Sometimes that means the bench to protect our values. I remember another situation a few years ago when I benched a player for having a horrendous practice the day before a game. We needed rebounding, defense, and an inside scoring threat from her position, and she was unquestionably the best player for the job. However, her attitude and lack of effort disqualified her from being eligible to start the next game. Our way of life would not be compromised even for our best player.

Though I made the decision the day before, I did not explicitly communicate the benching until we arrived at the gym before the game. She did her best to hide her tears through our pre-game warm-up as she tried to make sense of the move. That was my first mistake. After the game, rather than have the follow-up conversation myself, I dispatched a trusted assistant to interpret the benching for her on the bus ride home. My cowardice knew no bounds. However, at least someone from the coaching staff had the conversation, and the player hasn’t had a bad practice since.

3. Here is what has been decided and why.


I have botched this one more times than I care to admit. Once a decision has been made - clear communication is vitally important. It is best to explain the plan moving forward with the individuals involved. This is not a time to be vague, to “hope they figure it out,” or to let the bench do the talking.  

I asked a few of our current players how they would want me to address a demotion if they were to lose playing time or a starting position. They all said the same thing…

“Just tell it to me straight.” 

The majority of players want the truth even when it hurts because they want to have agency over their improvement. Be clear in what has been decided and what is expected of them in their new role. 

During one season we had a sophomore starter get injured for a couple weeks. It was early in the season and with her out of the lineup we started to play better as we became more familiar with each other. When the player came back from injury I told her we might platoon the starting position, even though in my mind I had no intention of starting her again unless the other player faltered. I left the door open to hope that wasn’t realistic. As a result, I lost that family’s trust for the rest of her career. 

4. Here’s why.


I remember another instance where we lost a starter to injury with seven games to go in the regular season. Rather than promoting the first player off the bench, I decided to move a JV player into the varsity lineup. We needed a consistent 3-point threat, and she was shooting over 40% from the arc at the JV level. She was also the second best individual defender in our program and I thought it would improve our defense which would be important after losing one of our leading scorers. As a result, Emma went from being #8 in the varsity rotation to a varsity starter.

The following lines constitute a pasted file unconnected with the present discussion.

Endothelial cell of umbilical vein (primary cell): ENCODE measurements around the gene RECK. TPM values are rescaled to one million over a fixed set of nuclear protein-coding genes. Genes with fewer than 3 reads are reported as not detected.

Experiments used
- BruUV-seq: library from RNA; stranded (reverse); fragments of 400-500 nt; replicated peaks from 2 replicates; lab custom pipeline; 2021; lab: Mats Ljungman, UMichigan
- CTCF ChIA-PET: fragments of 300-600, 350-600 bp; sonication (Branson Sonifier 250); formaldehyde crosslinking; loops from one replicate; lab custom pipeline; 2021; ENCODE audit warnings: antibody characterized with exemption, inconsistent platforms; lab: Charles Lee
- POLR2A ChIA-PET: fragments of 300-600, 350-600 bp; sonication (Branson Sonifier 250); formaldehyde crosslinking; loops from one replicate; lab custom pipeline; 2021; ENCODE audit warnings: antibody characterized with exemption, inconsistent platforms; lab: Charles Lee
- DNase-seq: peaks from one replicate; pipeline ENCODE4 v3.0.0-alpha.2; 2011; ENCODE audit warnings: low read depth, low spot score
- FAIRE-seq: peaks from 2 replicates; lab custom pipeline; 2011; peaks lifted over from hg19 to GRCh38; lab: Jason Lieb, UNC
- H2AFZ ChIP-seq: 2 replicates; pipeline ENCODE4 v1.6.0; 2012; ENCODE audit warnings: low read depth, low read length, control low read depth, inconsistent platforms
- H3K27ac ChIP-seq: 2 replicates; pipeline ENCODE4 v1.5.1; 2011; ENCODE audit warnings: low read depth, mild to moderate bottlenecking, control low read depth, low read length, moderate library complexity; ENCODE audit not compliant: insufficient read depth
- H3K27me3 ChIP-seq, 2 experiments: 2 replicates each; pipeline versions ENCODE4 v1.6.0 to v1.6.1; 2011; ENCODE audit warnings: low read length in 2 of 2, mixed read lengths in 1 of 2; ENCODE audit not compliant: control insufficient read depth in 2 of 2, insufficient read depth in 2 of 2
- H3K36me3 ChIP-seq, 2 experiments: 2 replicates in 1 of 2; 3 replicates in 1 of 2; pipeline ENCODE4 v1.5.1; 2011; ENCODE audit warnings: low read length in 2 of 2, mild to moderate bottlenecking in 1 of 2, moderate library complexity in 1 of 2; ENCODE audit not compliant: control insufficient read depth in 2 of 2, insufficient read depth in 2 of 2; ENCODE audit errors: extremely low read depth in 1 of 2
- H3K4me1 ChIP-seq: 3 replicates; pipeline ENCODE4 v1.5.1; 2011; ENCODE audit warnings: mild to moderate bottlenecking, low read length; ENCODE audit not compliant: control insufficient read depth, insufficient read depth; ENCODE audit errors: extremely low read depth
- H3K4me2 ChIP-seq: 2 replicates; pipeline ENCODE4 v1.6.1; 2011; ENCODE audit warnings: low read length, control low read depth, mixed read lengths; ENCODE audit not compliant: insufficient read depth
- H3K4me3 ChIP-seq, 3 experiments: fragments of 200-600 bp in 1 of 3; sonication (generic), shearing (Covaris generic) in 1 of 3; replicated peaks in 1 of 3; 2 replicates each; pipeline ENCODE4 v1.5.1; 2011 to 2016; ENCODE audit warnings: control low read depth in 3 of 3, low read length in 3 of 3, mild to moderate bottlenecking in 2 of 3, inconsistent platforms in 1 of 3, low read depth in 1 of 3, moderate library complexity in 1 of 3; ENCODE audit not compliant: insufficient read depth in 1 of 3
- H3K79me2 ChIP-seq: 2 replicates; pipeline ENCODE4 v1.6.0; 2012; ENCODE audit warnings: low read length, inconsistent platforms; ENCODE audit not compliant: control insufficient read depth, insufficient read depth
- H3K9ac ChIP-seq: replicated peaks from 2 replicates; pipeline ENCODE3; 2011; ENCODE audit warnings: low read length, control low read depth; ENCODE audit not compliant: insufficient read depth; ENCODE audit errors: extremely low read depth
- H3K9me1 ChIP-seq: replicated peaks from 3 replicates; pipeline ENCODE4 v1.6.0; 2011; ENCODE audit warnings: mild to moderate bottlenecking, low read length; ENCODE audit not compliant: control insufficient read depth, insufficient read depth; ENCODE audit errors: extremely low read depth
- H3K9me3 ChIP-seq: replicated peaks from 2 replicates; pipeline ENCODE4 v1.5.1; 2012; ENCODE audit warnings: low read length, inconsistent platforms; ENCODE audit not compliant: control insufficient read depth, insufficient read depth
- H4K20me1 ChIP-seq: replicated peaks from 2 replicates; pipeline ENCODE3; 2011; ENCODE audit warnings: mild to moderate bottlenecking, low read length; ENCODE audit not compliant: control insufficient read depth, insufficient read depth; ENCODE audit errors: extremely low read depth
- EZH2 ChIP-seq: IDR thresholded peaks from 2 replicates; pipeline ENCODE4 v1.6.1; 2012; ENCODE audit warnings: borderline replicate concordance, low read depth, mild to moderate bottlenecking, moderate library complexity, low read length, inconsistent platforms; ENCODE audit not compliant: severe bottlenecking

The conversation with Emma was an easy one. She was thrilled with the opportunity. The decision was vetted through the captains and they thought it was important to explain to the entire team why we made the decision including the stats that influenced our thinking. I didn’t want there to be resentment that might torpedo the rest of our season. Before our next game we took 15 minutes to talk through the changes in the lineup and how we were going to approach replacing the starter. 

We ended up winning five games in a row (all by double-digits) after the lineup change before losing in the regional semifinals to end the season. Transparency was the key to getting buy-in, especially when working with a generation of athletes who crave to know the why.

5. Here’s where you can find me.


Throughout our budget crisis, the superintendent went out of his way to make himself available for questions. He held “office hours” in each district building where employees could stop and ask questions. He encouraged people to email him directly to dispel any rumors that might be circulating in the community. He offered to meet with any group that had questions. I am certain not all of his conversations were pleasant, but much to his credit, he was willing to talk with anyone who wanted more information. 

There are numerous ways to facilitate communication with players before, during, and after playing time decisions have been made. Creating a system of periodic check-ins, following up with players after the fact, and making yourself available for questions demonstrates a high level of care for each individual and can help you continue to frame the situation. One conversation is rarely enough for a player to fully understand bench. It’s a complicated language that often requires an on-going conversation.

Food for thought.

Nate Sanderson